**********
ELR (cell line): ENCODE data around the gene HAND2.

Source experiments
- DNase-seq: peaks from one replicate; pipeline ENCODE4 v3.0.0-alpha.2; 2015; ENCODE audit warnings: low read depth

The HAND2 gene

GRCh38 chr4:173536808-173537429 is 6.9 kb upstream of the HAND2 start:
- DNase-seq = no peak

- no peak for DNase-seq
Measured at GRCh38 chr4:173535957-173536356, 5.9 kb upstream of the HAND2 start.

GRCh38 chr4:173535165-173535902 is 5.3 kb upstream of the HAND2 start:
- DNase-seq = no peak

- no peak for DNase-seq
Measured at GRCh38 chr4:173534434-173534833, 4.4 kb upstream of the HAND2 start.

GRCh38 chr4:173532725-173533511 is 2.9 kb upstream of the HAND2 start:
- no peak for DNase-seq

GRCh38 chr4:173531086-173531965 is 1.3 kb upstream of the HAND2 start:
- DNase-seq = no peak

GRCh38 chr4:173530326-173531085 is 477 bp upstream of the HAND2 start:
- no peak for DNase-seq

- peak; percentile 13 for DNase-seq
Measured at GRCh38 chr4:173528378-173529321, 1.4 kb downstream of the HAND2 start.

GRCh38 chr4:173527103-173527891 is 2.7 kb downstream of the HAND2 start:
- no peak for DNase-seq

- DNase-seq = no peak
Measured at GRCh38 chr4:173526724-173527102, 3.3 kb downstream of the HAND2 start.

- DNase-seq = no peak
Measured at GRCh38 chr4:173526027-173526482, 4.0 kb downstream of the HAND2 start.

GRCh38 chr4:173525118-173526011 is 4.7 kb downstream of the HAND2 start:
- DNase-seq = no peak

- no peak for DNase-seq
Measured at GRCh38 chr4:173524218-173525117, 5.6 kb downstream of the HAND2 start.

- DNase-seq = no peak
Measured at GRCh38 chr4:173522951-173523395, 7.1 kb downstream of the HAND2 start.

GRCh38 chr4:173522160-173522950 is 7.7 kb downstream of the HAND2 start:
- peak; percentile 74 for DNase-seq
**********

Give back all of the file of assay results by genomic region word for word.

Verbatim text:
ELR (cell line): ENCODE data around the gene HAND2.

Source experiments
- DNase-seq: peaks from one replicate; pipeline ENCODE4 v3.0.0-alpha.2; 2015; ENCODE audit warnings: low read depth

The HAND2 gene

GRCh38 chr4:173536808-173537429 is 6.9 kb upstream of the HAND2 start:
- DNase-seq = no peak

- no peak for DNase-seq
Measured at GRCh38 chr4:173535957-173536356, 5.9 kb upstream of the HAND2 start.

GRCh38 chr4:173535165-173535902 is 5.3 kb upstream of the HAND2 start:
- DNase-seq = no peak

- no peak for DNase-seq
Measured at GRCh38 chr4:173534434-173534833, 4.4 kb upstream of the HAND2 start.

GRCh38 chr4:173532725-173533511 is 2.9 kb upstream of the HAND2 start:
- no peak for DNase-seq

GRCh38 chr4:173531086-173531965 is 1.3 kb upstream of the HAND2 start:
- DNase-seq = no peak

GRCh38 chr4:173530326-173531085 is 477 bp upstream of the HAND2 start:
- no peak for DNase-seq

- peak; percentile 13 for DNase-seq
Measured at GRCh38 chr4:173528378-173529321, 1.4 kb downstream of the HAND2 start.

GRCh38 chr4:173527103-173527891 is 2.7 kb downstream of the HAND2 start:
- no peak for DNase-seq

- DNase-seq = no peak
Measured at GRCh38 chr4:173526724-173527102, 3.3 kb downstream of the HAND2 start.

- DNase-seq = no peak
Measured at GRCh38 chr4:173526027-173526482, 4.0 kb downstream of the HAND2 start.

GRCh38 chr4:173525118-173526011 is 4.7 kb downstream of the HAND2 start:
- DNase-seq = no peak

- no peak for DNase-seq
Measured at GRCh38 chr4:173524218-173525117, 5.6 kb downstream of the HAND2 start.

- DNase-seq = no peak
Measured at GRCh38 chr4:173522951-173523395, 7.1 kb downstream of the HAND2 start.

GRCh38 chr4:173522160-173522950 is 7.7 kb downstream of the HAND2 start:
- peak; percentile 74 for DNase-seq